A hospital kitchen in Meath had to be closed down last month because of ‘rodent activity', just weeks after a different kitchen in the same hospital was closed for the same reason.
According to the Food Safety Authority of Ireland (FSAI), it served a closure order on the kitchenette medical assessment unit and kitchenette female medical ward in Our Lady's Hospital in Navan on January 2.
Rodent activity included a ‘small rodent found dead in the kitchen of the medical assessment unit', rodent droppings found behind kitchen equipment and a ‘mouse caught on trap' in the female medical ward.
The FSAI's closure order stated that the presence of rodents posed ‘a risk of contamination of food with pathogenic bacteria and foreign matter resulting in an unacceptable risk to consumer safety'.
The closure order was served on the hospital's manager, Ken Fitzgibbon, on January 2, and the order was lifted on January 5, when the problems were deemed rectified.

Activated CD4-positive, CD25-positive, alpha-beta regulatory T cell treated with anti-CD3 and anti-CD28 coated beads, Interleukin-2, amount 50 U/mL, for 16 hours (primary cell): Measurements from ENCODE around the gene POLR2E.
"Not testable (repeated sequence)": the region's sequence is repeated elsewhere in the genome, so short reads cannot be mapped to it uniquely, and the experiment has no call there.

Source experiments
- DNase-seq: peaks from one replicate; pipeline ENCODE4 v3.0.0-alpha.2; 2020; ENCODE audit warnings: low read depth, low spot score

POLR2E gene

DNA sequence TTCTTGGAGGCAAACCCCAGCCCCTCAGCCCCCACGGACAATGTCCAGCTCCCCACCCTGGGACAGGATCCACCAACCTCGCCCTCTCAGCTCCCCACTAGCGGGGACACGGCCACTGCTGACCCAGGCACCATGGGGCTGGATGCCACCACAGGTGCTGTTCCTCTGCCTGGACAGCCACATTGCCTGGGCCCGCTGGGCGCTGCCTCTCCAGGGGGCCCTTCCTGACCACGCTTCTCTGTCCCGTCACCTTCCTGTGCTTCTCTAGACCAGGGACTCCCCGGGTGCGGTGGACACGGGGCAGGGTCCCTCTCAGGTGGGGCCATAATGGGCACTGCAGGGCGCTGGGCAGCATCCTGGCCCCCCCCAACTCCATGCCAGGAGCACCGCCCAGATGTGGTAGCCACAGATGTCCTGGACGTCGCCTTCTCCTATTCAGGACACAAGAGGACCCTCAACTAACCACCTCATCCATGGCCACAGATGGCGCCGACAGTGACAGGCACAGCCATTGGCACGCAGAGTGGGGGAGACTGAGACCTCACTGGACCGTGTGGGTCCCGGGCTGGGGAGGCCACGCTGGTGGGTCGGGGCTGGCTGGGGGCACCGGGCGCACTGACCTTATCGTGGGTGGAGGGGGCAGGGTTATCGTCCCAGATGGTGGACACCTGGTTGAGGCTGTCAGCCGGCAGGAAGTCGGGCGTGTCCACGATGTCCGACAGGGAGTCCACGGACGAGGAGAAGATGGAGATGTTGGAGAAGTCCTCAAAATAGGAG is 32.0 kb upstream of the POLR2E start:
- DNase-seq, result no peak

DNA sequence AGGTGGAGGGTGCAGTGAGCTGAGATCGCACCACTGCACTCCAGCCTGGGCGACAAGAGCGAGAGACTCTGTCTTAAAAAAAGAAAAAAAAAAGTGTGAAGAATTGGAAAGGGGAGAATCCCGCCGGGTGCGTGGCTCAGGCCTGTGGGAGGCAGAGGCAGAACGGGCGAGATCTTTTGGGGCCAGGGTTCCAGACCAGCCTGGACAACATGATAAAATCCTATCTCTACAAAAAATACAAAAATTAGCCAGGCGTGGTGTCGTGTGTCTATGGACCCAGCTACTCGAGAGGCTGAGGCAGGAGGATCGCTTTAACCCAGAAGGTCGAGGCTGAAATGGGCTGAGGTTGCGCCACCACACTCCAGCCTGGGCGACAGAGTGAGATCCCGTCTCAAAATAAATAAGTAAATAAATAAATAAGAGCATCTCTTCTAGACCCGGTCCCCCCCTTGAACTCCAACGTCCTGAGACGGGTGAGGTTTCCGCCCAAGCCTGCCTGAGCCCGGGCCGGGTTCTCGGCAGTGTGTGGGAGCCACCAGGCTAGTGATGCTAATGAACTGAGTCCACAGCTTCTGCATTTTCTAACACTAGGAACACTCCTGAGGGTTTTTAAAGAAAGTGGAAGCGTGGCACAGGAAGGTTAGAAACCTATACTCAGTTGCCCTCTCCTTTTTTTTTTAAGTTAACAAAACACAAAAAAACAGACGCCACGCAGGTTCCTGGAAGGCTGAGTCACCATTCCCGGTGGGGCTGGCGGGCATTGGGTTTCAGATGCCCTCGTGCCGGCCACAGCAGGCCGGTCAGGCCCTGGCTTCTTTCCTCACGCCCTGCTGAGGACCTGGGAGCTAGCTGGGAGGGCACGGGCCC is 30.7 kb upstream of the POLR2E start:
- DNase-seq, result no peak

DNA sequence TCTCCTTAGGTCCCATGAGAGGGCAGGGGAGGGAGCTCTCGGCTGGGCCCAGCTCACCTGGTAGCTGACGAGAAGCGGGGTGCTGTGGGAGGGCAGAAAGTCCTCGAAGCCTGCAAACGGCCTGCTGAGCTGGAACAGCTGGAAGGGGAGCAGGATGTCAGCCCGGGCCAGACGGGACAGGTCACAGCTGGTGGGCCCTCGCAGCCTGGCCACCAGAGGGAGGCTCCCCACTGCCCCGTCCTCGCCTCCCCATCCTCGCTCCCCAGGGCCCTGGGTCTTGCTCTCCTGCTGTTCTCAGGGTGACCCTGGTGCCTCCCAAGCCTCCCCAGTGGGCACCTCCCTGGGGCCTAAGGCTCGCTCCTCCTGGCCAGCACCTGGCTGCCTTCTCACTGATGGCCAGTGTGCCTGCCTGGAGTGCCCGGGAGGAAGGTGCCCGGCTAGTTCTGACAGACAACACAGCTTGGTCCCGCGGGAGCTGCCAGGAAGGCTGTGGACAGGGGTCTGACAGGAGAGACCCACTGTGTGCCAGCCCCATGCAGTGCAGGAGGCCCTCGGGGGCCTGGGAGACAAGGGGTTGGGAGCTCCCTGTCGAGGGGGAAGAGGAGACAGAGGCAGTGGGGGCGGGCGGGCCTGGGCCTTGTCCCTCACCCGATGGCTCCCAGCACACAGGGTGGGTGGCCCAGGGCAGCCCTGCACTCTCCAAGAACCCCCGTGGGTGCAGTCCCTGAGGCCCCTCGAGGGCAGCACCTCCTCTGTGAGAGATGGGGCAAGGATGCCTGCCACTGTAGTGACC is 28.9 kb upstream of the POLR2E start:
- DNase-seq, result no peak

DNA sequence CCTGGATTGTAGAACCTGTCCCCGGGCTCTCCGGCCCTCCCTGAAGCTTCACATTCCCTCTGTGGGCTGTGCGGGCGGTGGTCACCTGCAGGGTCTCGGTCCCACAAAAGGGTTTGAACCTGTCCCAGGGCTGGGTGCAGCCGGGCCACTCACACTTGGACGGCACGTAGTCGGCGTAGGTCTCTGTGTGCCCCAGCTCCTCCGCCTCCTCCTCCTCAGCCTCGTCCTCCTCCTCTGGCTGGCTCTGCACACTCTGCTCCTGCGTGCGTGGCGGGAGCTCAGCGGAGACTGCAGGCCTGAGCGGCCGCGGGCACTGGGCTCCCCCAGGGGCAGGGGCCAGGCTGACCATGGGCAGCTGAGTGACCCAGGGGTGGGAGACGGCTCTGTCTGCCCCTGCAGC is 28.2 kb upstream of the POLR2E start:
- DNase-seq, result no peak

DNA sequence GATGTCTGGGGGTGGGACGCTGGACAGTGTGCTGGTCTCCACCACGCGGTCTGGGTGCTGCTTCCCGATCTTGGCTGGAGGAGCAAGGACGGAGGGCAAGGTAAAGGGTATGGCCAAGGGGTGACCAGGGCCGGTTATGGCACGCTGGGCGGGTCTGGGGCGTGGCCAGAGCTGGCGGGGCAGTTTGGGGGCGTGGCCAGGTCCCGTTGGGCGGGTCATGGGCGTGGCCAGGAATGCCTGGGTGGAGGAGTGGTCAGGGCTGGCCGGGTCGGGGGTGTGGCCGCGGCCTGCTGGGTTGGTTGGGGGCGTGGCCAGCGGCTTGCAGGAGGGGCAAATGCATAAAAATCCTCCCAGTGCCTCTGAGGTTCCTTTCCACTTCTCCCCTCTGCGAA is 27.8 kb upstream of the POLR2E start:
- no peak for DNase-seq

However, on December 10, 2018, a closure order was also served on the kitchen of the male medical ward in the same hospital, after a dead rodent was discovered ‘trapped underneath the sink unit'. Fresh rodent droppings were also found.
That closure order was lifted on December 15.
Meanwhile, other food businesses served with closure orders last month included a number of takeaway restaurants. Reasons for the closures included an active cockroach infestation, dirty food storage containers with evidence of black mould and poor staff hygiene practises.
"Pests and insects can pose a grave risk to human health. Our inspectors are finding recurring incidents of filthy premises and rodent infestations in food businesses.
"Implementing and maintaining a pest control system is a basic requirement and is of the highest importance for food business operators. They have a duty of care to their customers to serve food that is safe to eat," commented FSAI chief executive, Dr Pamela Byrne.
All closure orders are displayed on the FSAI website for a three-month period. They can be viewed here